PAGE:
- Renmatix, which produces an egg replacement called Simple Cellulose, will have its product distributed to more food and beverage manufacturers across the U.S. following an agreement with ingredient supplier The Ingredient House, according to Food Ingredients First.
- Simple Cellulose is an egg replacement derived from plant materials and agricultural feedstock without the use of chemicals. Renmatix estimated it can save bakeries 25% to 50% annually on their cost of eggs.
- Renmatix said there are a number of opportunities that Simple Cellulose can tap into for growth involving the clean label push, including product texture, moisture retention and replacement of fats. The company said its product is a good replacement for eggs, which can be volatile due to illness, weather or disruptions in the supply, and it is more environmentally friendly.
Eggs are one of nature’s best-kept baking secrets that are effective as binders, texturizers, moisturizers and leaveners. But that also makes its attributes difficult to reproduce. Simple Cellulose is the latest attempt to find a replacement for conventional eggs. Although not the first product on the market — JUST Egg, Neat Egg, Ener-G Egg Replacer and the Vegg Vegan Egg Yolk are all widely available as substitutes — Simple Cellulose is approaching the problem slightly differently.
Instead of looking to replicate an egg and be edible on its own, Renmatix’s new product is simply looking to replicate the functionalities by replacing eggs and fats, texturizing ingredients and increasing the moisture retention required for freshness extension. While it claims to cut costs, as with most substitutes, whether it is used widely by food and beverage companies will come down to taste.
According to Food Ingredients First, the product renders baked goods convincingly enough that the company has received a significant number of orders since they debuted at the IFT Food Expo 2018 in July. However, for egg replacements, it’s not always all about taste.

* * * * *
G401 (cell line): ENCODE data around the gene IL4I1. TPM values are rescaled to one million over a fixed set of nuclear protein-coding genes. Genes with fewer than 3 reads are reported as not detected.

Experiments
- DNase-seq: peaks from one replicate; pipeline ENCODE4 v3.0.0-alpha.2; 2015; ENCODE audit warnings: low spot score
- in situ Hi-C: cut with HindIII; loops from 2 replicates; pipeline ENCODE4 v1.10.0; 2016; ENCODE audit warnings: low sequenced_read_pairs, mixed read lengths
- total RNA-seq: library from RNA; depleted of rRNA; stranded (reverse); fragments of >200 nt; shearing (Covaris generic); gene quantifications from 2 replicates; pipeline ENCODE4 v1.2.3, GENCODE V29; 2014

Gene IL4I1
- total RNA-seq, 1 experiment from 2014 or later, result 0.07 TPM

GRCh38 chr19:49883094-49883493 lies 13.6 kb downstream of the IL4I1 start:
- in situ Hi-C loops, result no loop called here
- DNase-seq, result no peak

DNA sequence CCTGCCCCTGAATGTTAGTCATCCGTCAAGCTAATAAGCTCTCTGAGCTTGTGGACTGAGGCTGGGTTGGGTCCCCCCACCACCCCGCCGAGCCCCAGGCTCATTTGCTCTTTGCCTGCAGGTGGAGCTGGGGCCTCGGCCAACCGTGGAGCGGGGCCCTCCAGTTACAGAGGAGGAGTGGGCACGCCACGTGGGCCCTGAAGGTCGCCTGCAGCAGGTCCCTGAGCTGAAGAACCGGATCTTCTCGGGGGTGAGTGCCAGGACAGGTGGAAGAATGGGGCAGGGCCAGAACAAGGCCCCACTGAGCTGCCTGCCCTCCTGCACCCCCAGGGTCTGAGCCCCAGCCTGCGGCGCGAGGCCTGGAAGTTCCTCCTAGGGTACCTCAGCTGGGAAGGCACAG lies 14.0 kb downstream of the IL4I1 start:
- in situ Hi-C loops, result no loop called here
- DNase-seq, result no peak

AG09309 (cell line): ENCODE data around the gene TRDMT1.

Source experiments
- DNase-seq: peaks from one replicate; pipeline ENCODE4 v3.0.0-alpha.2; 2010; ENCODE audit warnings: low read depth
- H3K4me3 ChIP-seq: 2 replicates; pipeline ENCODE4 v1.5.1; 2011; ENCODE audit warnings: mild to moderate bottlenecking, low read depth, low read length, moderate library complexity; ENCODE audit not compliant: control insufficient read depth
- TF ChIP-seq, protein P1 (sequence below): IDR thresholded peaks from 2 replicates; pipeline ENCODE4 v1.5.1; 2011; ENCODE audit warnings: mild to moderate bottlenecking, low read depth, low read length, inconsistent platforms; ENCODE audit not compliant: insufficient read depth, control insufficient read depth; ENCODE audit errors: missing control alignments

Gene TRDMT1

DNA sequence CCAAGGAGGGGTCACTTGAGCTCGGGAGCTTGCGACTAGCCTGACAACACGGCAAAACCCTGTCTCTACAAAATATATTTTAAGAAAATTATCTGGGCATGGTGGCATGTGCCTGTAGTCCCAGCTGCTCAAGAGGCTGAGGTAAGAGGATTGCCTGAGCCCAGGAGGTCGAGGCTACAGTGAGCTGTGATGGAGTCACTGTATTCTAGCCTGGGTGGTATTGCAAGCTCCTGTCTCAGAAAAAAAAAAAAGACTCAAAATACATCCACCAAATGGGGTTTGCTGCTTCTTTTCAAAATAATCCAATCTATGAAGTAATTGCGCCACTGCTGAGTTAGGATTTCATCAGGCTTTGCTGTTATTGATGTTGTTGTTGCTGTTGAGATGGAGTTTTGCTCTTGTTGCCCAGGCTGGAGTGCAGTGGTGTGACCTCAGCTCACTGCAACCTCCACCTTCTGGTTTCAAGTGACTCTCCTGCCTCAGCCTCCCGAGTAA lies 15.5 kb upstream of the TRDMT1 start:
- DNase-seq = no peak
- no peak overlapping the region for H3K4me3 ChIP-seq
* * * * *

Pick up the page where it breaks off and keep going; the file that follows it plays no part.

Eggs are a commodity that are particularly susceptible to volatility, which can make a more price-stable replacement attractive to manufacturers who are using it on a larger scale.
Four years ago when bird flu spread through U.S. poultry farms, the cost for egg liquids jumped 240% causing many manufacturers to search for alternatives. The result was that egg replacements suddenly found a large, new market. General Mills worked through 2015's egg shortage and record-high prices by using powdered egg replacements, such as the plant-based substitute from JUST called JUST Eggs. Today, it appears General Mills has returned to using real eggs and even pledged to use cage-free only by 2025.
Still, there is a new market to which egg replacements may appeal. With the increase of clean label and plant-based food efforts, products like Simply Cellulose are likely to be in high demand in these areas. Its claims of sustainability and cruelty-free production, as well as the fact that it is suitable for allergen-free and gluten-free foods, makes this particular egg substitute primed to appeal to these demographics without sacrificing on taste.
The only potential hurdle that Simple Cellulose could face may be something similar to what Impossible Burger has endured in order to get its signature "bleeding" heme ingredient approved by the Food and Drug Administration. However, it may take more orders from some of the larger U.S. food and beverage manufacturers in The Ingredient House network, or directly from the companies themselves, before a question of this magnitude comes onto the FDA’s radar. If it does, that might mean that Simple Cellulose is a market force.